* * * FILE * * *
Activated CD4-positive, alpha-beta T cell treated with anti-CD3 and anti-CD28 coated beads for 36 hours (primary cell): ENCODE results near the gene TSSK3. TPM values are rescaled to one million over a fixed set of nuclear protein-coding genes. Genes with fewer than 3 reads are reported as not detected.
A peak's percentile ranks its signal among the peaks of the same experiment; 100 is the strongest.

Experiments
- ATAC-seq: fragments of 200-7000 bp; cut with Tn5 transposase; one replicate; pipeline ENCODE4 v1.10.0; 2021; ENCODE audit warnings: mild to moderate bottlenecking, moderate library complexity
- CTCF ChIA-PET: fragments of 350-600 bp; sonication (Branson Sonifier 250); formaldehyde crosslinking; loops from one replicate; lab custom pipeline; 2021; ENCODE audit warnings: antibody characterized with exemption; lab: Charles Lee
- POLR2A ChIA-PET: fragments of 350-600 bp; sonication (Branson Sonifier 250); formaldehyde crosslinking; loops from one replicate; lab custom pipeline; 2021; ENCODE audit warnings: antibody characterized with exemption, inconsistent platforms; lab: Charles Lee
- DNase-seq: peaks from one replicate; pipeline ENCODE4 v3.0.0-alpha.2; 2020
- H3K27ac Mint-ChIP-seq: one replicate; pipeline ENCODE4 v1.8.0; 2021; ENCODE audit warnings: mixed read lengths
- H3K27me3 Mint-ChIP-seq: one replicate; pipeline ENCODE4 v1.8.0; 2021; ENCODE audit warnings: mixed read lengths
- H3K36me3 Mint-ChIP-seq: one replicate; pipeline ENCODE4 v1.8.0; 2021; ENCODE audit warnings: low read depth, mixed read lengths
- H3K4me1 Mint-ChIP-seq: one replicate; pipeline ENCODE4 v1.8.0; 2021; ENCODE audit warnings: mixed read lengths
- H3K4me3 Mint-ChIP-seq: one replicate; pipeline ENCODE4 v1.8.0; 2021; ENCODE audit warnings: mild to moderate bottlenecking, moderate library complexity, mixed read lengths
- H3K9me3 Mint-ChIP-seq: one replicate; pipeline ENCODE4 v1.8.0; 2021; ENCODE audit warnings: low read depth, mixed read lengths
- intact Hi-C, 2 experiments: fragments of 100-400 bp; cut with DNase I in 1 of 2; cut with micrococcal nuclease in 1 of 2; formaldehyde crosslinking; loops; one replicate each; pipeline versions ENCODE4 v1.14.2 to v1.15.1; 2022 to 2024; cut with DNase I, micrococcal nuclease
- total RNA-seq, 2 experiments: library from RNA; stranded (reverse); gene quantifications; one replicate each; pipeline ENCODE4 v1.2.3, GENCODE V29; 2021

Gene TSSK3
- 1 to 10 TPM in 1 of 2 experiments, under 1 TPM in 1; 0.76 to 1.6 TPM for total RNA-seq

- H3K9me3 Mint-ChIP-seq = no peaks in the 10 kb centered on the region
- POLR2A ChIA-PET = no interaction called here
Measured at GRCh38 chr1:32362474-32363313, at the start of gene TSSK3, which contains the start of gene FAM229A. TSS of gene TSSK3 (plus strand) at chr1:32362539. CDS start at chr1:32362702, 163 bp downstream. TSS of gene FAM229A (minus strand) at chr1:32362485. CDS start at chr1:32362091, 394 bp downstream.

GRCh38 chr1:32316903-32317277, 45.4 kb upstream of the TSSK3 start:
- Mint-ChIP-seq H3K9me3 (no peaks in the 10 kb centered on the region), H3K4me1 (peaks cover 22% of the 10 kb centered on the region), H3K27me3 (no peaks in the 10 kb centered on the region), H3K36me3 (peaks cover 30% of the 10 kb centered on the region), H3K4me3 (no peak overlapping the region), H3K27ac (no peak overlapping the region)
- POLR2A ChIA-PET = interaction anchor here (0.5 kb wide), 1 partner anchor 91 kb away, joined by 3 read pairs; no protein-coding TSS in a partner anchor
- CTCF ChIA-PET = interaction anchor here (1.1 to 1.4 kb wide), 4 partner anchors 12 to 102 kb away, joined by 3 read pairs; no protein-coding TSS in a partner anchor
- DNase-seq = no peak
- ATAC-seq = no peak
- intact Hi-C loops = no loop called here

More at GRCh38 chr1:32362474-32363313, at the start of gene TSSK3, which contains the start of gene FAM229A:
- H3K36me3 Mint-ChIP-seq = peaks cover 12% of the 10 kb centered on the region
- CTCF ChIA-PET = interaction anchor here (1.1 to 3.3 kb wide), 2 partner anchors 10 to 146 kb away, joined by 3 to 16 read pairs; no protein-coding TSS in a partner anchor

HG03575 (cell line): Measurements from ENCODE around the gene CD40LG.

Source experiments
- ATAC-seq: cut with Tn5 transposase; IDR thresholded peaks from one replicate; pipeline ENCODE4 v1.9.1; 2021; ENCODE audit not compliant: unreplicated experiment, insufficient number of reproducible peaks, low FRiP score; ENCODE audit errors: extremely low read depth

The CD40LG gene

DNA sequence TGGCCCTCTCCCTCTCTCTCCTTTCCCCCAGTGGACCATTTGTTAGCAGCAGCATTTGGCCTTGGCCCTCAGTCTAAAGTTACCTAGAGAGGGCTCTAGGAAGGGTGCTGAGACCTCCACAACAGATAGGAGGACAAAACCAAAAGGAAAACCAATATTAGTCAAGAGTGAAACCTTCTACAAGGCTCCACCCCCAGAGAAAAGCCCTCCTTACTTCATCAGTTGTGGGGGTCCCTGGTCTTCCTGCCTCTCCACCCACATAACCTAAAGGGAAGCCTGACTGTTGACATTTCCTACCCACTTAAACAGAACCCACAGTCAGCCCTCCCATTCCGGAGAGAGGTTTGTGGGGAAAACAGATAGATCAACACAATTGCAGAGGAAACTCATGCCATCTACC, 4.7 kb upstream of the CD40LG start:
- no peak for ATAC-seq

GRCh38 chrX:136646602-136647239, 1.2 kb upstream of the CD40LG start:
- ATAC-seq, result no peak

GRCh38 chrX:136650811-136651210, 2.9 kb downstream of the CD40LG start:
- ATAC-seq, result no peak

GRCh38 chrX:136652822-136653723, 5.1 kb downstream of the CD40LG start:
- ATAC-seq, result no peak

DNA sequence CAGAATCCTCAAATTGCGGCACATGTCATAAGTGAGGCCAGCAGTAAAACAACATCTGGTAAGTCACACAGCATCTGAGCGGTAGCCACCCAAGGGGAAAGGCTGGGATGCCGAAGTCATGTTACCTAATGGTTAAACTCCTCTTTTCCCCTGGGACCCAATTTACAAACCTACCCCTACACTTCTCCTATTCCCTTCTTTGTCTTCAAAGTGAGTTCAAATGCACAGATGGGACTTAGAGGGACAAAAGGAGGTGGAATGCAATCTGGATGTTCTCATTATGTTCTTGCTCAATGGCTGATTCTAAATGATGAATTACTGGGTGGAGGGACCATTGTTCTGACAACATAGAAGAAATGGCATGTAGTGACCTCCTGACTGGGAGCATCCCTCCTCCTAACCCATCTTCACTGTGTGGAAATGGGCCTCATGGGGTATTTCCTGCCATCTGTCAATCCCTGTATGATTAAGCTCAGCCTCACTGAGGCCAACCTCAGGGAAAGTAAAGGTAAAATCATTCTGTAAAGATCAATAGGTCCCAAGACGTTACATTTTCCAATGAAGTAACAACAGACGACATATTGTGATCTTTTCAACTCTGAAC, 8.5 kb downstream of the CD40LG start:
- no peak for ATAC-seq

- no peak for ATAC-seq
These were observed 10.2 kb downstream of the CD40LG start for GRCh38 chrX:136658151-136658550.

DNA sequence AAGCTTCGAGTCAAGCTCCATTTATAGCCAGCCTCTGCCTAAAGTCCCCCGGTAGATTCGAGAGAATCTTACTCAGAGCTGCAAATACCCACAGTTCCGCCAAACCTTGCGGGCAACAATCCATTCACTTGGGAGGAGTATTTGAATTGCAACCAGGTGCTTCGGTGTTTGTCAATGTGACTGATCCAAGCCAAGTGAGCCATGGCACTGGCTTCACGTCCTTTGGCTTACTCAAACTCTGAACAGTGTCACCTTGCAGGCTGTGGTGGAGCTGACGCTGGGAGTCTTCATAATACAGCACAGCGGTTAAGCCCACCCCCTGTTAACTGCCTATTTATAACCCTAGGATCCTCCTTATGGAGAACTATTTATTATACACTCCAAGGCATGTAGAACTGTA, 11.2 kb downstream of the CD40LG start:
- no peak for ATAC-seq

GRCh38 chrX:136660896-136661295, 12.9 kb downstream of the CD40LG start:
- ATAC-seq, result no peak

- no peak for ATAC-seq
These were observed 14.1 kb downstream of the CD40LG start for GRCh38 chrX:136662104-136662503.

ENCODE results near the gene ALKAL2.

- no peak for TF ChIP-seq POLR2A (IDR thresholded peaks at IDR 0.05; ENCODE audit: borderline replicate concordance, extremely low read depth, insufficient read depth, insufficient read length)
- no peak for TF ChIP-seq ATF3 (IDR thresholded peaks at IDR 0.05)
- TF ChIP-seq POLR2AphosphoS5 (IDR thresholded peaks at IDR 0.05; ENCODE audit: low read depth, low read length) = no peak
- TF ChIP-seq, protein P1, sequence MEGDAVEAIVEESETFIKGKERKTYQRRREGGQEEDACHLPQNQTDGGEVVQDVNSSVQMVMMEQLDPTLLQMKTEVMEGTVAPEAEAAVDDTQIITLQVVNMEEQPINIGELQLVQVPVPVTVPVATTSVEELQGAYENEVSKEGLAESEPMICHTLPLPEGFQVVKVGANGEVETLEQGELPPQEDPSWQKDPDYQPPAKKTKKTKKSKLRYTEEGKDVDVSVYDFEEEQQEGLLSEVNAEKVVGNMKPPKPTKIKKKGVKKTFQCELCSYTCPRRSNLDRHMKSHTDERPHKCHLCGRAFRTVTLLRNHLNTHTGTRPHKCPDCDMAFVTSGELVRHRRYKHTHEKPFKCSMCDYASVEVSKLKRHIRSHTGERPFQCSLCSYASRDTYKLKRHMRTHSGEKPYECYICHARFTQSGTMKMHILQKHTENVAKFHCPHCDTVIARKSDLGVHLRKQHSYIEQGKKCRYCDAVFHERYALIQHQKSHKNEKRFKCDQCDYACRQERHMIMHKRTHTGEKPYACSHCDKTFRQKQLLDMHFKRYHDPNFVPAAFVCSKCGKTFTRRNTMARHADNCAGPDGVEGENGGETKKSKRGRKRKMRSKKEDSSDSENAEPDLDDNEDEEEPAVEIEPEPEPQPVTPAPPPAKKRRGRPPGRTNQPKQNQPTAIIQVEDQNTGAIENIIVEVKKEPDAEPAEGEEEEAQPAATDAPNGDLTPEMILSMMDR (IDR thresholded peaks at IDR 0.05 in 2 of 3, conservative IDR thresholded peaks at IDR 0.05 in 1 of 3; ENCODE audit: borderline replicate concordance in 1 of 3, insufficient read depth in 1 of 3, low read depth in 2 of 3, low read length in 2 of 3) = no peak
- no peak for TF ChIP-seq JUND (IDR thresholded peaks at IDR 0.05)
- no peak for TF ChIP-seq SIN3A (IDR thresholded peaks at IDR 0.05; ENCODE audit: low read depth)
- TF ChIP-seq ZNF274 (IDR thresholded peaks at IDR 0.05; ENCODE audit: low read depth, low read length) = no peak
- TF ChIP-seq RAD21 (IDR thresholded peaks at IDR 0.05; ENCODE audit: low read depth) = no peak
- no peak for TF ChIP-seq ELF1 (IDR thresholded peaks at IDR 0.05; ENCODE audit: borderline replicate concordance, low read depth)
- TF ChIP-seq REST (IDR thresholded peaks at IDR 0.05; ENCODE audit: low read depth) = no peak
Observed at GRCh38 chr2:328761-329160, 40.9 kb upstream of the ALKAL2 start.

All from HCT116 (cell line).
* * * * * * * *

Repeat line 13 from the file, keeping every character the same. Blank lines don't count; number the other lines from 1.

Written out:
- H3K9me3 Mint-ChIP-seq: one replicate; pipeline ENCODE4 v1.8.0; 2021; ENCODE audit warnings: low read depth, mixed read lengths